While changing all of this water, it is also very important to use a water conditioner that specifically neutralizes chlorine and chloramines. These are chemicals, which are likely to be present in your tap water and are quite harmful to fish. Also at this point of starting over, this would be a great time for you to visit your local fish store and obtain some “seeding” material, in the form of a bag of gravel, or filter media from one of their established tanks. This will be loaded with beneficial bacteria and will help jumpstart your cycling process.

For the next few weeks, continue to make your frequent water changes and watch your fish for signs of distress such as redness around the gills or gasping for air etc. If possible, set up a separate hospital tank in the event that you experience another outbreak of diseases that you have seen before or new ones. The two most important things you can do during this period are to not add any more fish to the tank and don't feed your existing fish very much. If you are using standard flake food, cut way back to a few flakes, once a day until you get out of trouble. After a few weeks it might start look tempting to start stocking again because things seem to be under control but it wouldn't take much at this point to start another ammonia spike. When things do stabilize and you see readings of zero ammonia and zero nitrite for a period of several weeks after the last positive nitrite reading, it is probably safe to assume that your cycle is completed and it should be ok to add fish again *SLOWLY*. Beware of adding too much fish and overloading your newly formed bacteria colonies. This can quickly turn the situation toxic again. Depending on the size of your tank of course, one or two fish added per week until fully stocked is the kind of pace that you will want to maintain. As for your surviving fish, it is important to remember that this ordeal that they have been though can have lasting effects for some time after the last traces of ammonia and nitrites have left your tank. If some of these fish continue to die, you need to resist the urge to start medicating the tank again but instead take a serious look to see if the fish that are having the problem now were among the ones most affected by the NTS. Above all, be patient and remember that once your initial troubles are behind you, it is important to maintain a regular water change maintenance routine for the continued health of your fish.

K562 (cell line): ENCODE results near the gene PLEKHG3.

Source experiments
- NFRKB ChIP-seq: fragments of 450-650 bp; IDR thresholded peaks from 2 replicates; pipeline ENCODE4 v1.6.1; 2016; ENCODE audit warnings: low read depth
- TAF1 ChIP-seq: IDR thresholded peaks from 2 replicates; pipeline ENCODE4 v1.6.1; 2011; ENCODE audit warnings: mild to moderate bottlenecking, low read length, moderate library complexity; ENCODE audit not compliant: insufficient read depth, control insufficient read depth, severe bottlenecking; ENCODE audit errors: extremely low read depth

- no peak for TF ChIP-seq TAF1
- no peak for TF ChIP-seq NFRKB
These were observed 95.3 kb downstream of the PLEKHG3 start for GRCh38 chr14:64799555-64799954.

I hope that this has been of some help to you. Few things are more rewarding for a new fish keeper, than to end up with a healthy and happy tank, where fish are thriving and displaying the instincts that they were endowed with. For most of us, this success usually results in the desire to create another tank as soon as possible. Now that you know how to avoid the pitfalls that created havoc with your first tank, take the time to do things the right way. Either fishless cycle the tank, or add fish VERY slowly over an extended period of time. The results will be a tank you can be proud of.